Operation Ten-Gone” is a word play on the Japanese mission “Operation Ten-Go”. A kamikaze mission to beach the largest battleship in the world, Yamato advanced on Okinawa to prevent U.S. forces from securing a beachhead in April, 1945. En route, the Yamato and several support vessels were attacked in several waves starting at 12:30 pm with bombs, rockets and torpedoes by 386 aircraft. Corsairs, Hellcats, TBF Avengers and SBD-2s launched from eleven carriers including Bunker Hill, Hornet, Yorktown and Intrepid attacked for two hours sending the most heavily-armed and armored battleship ever, to the bottom.



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Norm Siegel
Out From the Hornet's Nest
(26” X 30” Oil)

On the rainy morning of April 18, 1942, General Jimmy Doolittle’s B-25 lifts off from the USS Hornet into a 50 mph gale. We all know the rest.



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Craig Slaff
Alpha Strike Haiphong
(24” X 30” Oil)

In mid April of 1967, the winter monsoon finally released its IFR hold on North Vietnam.  President Lyndon Johnson's administrations had decided to push the North to the peace talks by lifting the restrictions and allowing bombing of industrial targets around Hanoi and Haiphong. The painting Alpha Strike Haiphong depicts the second wave of the day led by Marvin Quaid as he led VA -212 about to go "feet dry" over Cat Ba Beach HaiPhong.

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Craig Slaff
Winter at Valley Forge
(16” X 20” Oil)

The USS Valley Forge battles winter squalls as she brings in her night F-4U-5NL from VC-3.  Too slow for fighter interceptions, the pilots of VC-3 were successful in night interdictions of convoys of men, tanks and supplies behind enemy lines.

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Craig Slaff
Ice Patrol
(16” X 20” Oil)

With the sinking of the Titanic to an iceberg in 1912 and the shocking loss of life, the American Coast Guard accepted the assignment of spotting and charting the movement of icebergs for the international maritime community.  Since the acceptance of this mission, no ship has been lost to an iceberg since.

Coast Guard C-130s would fly regular ice patrols to spot and mark icebergs. Icebergs would be hit with dye markers on low flyovers to aid in the identification and movement of icebergs, information which is shared with the international maritime community.

 

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Eldon Slick
Trapeze Artists of the USS Akron Visit Baltimore - 1932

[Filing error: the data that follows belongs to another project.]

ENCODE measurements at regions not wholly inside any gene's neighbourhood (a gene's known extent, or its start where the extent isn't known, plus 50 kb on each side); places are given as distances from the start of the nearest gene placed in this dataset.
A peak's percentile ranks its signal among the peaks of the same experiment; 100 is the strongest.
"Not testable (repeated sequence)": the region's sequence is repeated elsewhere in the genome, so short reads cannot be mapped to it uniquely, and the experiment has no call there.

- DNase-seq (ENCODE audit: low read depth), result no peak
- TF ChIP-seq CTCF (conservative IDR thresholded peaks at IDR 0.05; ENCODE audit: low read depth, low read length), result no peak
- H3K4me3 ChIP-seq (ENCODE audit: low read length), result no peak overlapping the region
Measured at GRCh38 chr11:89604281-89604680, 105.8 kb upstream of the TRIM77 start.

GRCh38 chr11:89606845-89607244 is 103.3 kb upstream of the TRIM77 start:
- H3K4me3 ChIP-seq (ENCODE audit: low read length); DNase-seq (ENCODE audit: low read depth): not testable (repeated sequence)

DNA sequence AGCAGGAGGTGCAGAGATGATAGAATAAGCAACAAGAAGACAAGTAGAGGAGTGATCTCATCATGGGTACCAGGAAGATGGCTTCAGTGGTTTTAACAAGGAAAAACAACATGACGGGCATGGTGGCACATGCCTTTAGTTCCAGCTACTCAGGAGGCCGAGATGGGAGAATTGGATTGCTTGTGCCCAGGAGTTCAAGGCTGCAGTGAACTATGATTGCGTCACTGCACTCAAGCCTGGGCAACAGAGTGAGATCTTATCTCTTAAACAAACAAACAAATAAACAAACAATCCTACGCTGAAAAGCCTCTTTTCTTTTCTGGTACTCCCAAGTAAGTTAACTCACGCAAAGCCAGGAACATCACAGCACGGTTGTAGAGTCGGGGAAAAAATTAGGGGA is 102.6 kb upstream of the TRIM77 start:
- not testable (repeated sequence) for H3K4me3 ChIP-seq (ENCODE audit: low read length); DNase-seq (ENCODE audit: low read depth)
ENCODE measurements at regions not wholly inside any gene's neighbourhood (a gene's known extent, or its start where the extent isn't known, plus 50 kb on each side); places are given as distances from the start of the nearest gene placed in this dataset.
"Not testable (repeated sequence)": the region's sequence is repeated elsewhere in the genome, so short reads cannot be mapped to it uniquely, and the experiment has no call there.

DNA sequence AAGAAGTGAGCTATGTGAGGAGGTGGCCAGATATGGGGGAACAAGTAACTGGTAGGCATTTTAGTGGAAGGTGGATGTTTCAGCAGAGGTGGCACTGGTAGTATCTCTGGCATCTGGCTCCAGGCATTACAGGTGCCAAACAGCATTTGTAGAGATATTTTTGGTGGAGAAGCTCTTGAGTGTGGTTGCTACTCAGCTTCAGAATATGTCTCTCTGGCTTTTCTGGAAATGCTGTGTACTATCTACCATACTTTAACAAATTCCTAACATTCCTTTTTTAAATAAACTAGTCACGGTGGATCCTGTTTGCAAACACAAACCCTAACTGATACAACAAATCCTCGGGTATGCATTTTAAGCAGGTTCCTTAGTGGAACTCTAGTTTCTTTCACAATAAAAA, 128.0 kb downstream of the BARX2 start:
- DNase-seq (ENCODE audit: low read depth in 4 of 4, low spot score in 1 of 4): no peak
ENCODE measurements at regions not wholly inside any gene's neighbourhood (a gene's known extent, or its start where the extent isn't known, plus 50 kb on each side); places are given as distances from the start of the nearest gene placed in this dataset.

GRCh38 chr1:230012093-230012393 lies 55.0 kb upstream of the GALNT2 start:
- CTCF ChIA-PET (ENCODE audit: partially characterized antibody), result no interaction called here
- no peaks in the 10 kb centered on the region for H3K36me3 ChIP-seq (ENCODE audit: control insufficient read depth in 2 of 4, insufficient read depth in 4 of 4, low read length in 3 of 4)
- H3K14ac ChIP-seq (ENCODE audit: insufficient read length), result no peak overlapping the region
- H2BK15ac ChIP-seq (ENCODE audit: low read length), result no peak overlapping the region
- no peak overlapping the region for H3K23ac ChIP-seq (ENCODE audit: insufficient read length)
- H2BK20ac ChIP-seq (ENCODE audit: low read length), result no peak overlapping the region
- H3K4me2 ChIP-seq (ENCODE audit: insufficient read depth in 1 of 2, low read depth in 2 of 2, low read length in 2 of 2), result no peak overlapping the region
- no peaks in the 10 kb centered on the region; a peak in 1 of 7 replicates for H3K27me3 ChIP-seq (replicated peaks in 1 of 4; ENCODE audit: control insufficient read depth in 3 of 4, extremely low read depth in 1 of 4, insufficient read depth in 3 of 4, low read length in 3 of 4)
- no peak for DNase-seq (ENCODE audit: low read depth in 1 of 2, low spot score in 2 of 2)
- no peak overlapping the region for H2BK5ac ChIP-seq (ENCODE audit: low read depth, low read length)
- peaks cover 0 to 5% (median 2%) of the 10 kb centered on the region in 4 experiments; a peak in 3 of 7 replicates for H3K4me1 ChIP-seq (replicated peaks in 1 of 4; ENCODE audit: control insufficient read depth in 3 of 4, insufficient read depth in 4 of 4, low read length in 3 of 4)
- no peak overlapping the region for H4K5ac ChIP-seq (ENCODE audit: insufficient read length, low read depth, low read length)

(9” X 49” Oil)

The rigid airships Akron (ZRS-4) and Macon (ZRS-5), could carry 5 small aircraft which would scout the seas for enemy ships and submarines.  It was said that they would be the eyes of the fleet while the hook-up planes would be the eyes of the airship.  A trapeze configuration would lower, launch and retrieve the Curtiss F9C Sparrowhawk fighters that were stored in an onboard hanger.  The Akron was lost at sea on April 4, 1933 with Admiral William Moffett among the dead.  Coupled with the tragic loss of the Macon 2 years later this noble experiment of 5 years came to an end.

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William F. Storm
Marine Helicopter
(14.25” X 10.25” Acrylic and Watercolour on canvas)

It seemed long ago, but thinking for a moment it was more so long, long ago and far away. My first ride in corps was in a helicopter like this one. As we climbed in the pilot said “When we crash I’ll try to keep the door side up.” I sat there, probably wide eyed, watching the rivets spin in worn out holes as we lifted off. And we didn’t crash…and it was maybe…well more than maybe it was even longer ago and far away. Semper Fi.

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Kevin Weber
Capt. Bruce Weber, Navy Cross
(25” X 30” Oil)

Capt. Bruce Weber, commander of the VF-31 Meat Axers, scores a direct hit on the IJN Battleship Ise during the attack on Kure Harbor in Japan. He was awarded the Navy Cross for this action.

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Andy Whyte
Korean Angel
(21 1/2” X 28 1/2” Oil)

The Korean War brought the helicopter into prominence as a useful military aircraft.  THe Sikorsky S-55 was used not only as a troop carrier, but as a lifesaver bringing wounded soldiers rapidly to a hospital ship.

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Andy Whyte
Hard Landing
(24” X 30” Oil)

The O2U-1 “Vought Corsair” Scout aircraft was launched by catapult from a battleship or cruiser.  The mission was long range observation and gun spotting, and then had the difficult problem of landing — in the open ocean, to be retrieved and placed back aboard the ship.  The O2U-1’s were operational with the Navy during the early 1930s.

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For more on the show, please visit the Intrepid Sea, Air & Space Museum Click here